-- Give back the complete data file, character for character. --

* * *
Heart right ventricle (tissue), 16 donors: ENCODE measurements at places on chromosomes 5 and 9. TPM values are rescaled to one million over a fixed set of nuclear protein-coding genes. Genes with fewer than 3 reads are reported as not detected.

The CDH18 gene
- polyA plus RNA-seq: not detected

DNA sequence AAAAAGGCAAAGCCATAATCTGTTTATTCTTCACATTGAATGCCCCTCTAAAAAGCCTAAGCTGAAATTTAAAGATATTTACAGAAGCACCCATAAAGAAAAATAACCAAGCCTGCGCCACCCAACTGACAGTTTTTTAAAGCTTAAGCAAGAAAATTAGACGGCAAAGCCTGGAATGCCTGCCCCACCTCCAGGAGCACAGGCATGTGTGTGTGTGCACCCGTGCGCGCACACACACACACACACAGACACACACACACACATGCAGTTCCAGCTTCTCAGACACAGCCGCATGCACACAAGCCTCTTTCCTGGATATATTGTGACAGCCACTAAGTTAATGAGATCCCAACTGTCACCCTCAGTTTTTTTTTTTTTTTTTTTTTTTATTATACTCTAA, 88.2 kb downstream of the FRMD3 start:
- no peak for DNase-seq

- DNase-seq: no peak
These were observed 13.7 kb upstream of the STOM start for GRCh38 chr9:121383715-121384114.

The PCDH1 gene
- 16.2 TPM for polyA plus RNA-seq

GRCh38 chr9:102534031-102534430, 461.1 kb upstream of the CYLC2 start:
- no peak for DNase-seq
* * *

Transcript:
Heart right ventricle (tissue), 16 donors: ENCODE measurements at places on chromosomes 5 and 9. TPM values are rescaled to one million over a fixed set of nuclear protein-coding genes. Genes with fewer than 3 reads are reported as not detected.

The CDH18 gene
- polyA plus RNA-seq: not detected

DNA sequence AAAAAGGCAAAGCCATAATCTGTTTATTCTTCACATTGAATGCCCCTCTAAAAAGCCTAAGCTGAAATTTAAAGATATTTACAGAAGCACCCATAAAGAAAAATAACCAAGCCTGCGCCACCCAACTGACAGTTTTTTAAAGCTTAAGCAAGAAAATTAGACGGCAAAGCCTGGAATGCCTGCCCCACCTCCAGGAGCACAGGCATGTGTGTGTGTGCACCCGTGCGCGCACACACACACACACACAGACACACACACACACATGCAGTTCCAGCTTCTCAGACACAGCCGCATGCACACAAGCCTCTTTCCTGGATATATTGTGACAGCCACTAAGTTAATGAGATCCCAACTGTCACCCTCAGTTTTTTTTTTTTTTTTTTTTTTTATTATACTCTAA, 88.2 kb downstream of the FRMD3 start:
- no peak for DNase-seq

- DNase-seq: no peak
These were observed 13.7 kb upstream of the STOM start for GRCh38 chr9:121383715-121384114.

The PCDH1 gene
- 16.2 TPM for polyA plus RNA-seq

GRCh38 chr9:102534031-102534430, 461.1 kb upstream of the CYLC2 start:
- no peak for DNase-seq